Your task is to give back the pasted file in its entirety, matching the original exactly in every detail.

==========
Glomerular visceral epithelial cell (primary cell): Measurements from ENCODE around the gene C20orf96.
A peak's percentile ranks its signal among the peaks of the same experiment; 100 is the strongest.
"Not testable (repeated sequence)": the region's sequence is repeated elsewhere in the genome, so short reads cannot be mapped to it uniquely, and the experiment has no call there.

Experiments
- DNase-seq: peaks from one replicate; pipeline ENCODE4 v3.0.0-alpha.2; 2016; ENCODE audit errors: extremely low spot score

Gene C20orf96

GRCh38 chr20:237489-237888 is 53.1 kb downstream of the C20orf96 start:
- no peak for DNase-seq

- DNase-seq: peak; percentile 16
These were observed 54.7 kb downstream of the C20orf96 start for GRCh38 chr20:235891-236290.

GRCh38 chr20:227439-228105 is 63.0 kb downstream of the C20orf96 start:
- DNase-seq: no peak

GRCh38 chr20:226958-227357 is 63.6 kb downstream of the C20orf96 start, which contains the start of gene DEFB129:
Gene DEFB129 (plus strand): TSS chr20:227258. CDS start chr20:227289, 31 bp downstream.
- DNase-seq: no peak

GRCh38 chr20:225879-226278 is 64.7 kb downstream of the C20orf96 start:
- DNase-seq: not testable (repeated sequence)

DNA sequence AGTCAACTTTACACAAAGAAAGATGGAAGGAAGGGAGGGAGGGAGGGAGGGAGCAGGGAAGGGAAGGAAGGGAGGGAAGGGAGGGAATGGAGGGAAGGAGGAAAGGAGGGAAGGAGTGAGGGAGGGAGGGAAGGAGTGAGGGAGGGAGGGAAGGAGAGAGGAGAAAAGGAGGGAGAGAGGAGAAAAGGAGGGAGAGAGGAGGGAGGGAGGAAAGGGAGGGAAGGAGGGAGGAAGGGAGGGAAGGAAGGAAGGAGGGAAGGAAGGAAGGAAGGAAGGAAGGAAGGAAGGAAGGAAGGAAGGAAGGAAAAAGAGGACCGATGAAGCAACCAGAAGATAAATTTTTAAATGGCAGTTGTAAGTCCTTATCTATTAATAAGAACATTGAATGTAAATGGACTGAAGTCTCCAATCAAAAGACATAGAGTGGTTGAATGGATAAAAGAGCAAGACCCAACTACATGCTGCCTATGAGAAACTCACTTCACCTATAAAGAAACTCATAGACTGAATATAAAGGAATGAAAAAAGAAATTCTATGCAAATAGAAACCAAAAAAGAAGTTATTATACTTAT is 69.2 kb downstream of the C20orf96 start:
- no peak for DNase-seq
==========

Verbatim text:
Glomerular visceral epithelial cell (primary cell): Measurements from ENCODE around the gene C20orf96.
A peak's percentile ranks its signal among the peaks of the same experiment; 100 is the strongest.
"Not testable (repeated sequence)": the region's sequence is repeated elsewhere in the genome, so short reads cannot be mapped to it uniquely, and the experiment has no call there.

Experiments
- DNase-seq: peaks from one replicate; pipeline ENCODE4 v3.0.0-alpha.2; 2016; ENCODE audit errors: extremely low spot score

Gene C20orf96

GRCh38 chr20:237489-237888 is 53.1 kb downstream of the C20orf96 start:
- no peak for DNase-seq

- DNase-seq: peak; percentile 16
These were observed 54.7 kb downstream of the C20orf96 start for GRCh38 chr20:235891-236290.

GRCh38 chr20:227439-228105 is 63.0 kb downstream of the C20orf96 start:
- DNase-seq: no peak

GRCh38 chr20:226958-227357 is 63.6 kb downstream of the C20orf96 start, which contains the start of gene DEFB129:
Gene DEFB129 (plus strand): TSS chr20:227258. CDS start chr20:227289, 31 bp downstream.
- DNase-seq: no peak

GRCh38 chr20:225879-226278 is 64.7 kb downstream of the C20orf96 start:
- DNase-seq: not testable (repeated sequence)

DNA sequence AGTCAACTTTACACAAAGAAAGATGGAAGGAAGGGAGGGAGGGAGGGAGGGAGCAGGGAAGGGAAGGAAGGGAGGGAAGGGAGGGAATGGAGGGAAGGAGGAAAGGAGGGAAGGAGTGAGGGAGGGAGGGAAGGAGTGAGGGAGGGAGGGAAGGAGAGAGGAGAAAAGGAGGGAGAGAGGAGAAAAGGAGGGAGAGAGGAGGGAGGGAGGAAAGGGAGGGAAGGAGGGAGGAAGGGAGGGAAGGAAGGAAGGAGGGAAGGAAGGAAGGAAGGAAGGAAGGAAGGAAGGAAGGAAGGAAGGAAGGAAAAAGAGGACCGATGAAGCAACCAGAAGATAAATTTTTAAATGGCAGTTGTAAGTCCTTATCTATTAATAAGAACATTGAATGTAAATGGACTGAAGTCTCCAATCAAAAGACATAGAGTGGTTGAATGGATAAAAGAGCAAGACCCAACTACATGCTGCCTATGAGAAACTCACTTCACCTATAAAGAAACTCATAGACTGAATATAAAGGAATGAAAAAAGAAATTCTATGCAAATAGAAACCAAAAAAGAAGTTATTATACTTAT is 69.2 kb downstream of the C20orf96 start:
- no peak for DNase-seq